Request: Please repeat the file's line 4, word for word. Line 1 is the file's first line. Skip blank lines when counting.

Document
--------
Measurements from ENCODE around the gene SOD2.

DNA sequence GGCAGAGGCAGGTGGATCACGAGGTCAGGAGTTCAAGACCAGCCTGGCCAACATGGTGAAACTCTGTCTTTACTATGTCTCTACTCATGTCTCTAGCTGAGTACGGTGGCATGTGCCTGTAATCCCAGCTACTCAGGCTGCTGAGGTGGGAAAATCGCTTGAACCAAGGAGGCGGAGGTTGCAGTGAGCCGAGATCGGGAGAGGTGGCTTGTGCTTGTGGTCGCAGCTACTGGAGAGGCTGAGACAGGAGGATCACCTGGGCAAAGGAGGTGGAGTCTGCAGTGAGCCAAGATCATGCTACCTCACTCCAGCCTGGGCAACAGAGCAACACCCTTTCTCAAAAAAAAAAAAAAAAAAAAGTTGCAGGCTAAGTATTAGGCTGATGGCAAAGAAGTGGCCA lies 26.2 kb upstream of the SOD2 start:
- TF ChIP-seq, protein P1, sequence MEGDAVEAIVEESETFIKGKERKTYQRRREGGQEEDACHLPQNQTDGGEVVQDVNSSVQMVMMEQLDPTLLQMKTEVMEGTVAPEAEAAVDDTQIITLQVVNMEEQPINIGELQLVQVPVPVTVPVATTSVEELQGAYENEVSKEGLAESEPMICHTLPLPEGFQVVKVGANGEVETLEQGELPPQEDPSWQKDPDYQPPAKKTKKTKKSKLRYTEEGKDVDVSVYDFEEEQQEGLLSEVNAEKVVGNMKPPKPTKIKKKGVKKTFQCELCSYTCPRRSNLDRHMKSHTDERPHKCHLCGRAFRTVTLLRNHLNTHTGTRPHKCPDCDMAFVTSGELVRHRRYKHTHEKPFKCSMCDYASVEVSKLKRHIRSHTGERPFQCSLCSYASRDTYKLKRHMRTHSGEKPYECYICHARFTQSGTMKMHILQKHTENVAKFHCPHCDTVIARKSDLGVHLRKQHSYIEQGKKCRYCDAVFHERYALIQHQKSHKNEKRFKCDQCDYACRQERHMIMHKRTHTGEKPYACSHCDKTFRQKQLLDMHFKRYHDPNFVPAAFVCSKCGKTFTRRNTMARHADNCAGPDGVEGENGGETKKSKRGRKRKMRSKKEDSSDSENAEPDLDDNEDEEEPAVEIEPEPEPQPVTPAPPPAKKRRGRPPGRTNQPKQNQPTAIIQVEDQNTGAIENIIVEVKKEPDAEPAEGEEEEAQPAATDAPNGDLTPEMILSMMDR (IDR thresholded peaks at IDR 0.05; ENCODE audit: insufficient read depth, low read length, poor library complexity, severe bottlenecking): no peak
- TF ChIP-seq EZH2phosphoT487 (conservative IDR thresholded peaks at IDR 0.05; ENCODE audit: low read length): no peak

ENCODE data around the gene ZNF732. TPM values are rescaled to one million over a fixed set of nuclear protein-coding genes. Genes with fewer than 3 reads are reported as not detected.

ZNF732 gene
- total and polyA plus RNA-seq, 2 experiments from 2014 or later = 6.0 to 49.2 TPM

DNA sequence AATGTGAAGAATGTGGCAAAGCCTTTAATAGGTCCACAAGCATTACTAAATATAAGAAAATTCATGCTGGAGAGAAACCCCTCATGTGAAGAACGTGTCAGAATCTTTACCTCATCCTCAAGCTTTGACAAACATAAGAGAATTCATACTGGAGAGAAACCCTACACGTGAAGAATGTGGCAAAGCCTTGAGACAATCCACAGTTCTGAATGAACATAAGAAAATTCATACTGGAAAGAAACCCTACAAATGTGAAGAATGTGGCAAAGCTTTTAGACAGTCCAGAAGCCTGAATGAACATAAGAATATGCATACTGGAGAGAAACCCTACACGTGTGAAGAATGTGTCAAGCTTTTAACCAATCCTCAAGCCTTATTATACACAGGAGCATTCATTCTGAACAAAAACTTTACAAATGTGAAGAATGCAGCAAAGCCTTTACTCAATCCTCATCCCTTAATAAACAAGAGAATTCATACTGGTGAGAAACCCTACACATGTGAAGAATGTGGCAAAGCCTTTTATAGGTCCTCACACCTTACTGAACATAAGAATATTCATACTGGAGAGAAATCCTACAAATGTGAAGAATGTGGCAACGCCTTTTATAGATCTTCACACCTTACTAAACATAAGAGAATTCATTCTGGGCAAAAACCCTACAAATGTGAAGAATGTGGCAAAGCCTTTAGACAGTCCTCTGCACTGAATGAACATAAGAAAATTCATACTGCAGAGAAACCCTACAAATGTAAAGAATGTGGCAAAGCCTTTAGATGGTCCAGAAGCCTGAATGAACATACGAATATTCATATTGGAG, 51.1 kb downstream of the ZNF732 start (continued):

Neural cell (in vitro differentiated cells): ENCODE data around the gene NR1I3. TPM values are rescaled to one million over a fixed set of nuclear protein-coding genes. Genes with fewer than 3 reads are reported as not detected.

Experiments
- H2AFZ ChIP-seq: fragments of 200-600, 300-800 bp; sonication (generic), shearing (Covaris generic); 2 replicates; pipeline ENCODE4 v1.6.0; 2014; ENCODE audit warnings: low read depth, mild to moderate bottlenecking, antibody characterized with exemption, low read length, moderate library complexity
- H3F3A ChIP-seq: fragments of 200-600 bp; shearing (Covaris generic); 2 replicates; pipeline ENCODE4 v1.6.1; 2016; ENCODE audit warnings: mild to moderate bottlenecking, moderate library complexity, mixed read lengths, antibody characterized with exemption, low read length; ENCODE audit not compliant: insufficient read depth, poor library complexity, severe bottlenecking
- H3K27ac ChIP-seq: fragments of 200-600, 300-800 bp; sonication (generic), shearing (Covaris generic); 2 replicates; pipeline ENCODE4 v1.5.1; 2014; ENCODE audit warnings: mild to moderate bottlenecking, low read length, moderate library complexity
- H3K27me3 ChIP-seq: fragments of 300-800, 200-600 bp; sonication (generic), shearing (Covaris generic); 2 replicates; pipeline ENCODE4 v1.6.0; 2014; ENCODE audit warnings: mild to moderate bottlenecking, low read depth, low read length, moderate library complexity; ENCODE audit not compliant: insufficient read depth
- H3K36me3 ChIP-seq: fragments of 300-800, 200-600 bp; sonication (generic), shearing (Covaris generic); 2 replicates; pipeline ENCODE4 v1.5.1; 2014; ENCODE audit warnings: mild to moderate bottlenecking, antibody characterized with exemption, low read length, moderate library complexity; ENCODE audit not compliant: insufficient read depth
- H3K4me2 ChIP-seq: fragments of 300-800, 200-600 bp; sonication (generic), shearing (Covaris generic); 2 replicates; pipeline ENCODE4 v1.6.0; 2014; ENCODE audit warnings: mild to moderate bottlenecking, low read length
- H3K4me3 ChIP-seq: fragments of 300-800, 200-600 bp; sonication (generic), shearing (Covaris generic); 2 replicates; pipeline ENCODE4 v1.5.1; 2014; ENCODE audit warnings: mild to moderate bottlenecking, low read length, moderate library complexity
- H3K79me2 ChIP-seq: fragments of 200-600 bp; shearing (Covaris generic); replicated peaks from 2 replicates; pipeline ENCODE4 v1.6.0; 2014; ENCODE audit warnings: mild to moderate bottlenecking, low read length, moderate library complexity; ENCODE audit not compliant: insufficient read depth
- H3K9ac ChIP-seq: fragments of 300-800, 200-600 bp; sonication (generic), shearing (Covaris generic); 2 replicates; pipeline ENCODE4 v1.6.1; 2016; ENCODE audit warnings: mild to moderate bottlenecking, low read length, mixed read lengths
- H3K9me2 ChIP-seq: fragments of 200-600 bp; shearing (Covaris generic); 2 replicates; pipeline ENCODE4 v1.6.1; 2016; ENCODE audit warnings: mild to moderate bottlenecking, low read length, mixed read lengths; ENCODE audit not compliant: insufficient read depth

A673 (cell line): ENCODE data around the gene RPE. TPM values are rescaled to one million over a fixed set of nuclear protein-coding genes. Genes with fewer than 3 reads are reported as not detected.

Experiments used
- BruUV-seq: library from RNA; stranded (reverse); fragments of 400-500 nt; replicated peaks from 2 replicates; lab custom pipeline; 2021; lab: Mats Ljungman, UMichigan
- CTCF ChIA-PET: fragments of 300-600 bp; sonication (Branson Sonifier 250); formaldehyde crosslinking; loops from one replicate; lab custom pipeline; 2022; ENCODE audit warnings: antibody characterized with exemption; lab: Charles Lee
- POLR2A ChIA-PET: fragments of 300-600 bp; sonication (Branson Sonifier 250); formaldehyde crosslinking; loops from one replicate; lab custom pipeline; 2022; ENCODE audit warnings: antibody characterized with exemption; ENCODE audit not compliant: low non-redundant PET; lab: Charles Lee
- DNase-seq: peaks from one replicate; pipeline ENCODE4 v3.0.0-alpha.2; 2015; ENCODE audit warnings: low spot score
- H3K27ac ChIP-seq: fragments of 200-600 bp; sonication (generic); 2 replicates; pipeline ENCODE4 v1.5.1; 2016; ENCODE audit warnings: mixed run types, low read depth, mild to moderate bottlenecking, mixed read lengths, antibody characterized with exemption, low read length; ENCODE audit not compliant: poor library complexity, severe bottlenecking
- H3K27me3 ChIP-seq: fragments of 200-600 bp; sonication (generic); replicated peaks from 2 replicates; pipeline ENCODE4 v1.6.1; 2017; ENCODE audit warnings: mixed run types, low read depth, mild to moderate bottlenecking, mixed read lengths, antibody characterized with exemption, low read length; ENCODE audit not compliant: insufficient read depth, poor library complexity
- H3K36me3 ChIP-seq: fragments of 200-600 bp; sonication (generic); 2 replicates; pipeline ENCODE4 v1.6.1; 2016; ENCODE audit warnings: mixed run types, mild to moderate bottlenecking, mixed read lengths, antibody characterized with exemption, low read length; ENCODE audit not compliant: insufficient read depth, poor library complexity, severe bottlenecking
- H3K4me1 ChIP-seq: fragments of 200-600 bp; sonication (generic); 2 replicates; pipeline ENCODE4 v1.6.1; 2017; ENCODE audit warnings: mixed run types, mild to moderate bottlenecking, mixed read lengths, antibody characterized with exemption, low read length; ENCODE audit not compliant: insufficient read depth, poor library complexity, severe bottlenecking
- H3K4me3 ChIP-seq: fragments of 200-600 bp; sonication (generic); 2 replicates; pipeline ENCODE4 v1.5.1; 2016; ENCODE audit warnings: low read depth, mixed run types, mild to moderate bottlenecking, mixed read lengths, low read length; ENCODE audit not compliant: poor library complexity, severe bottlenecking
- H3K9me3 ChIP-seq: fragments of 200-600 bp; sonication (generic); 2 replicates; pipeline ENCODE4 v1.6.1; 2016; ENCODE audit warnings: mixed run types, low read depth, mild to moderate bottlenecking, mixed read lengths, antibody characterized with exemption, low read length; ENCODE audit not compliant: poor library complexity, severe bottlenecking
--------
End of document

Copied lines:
- TF ChIP-seq EZH2phosphoT487 (conservative IDR thresholded peaks at IDR 0.05; ENCODE audit: low read length): no peak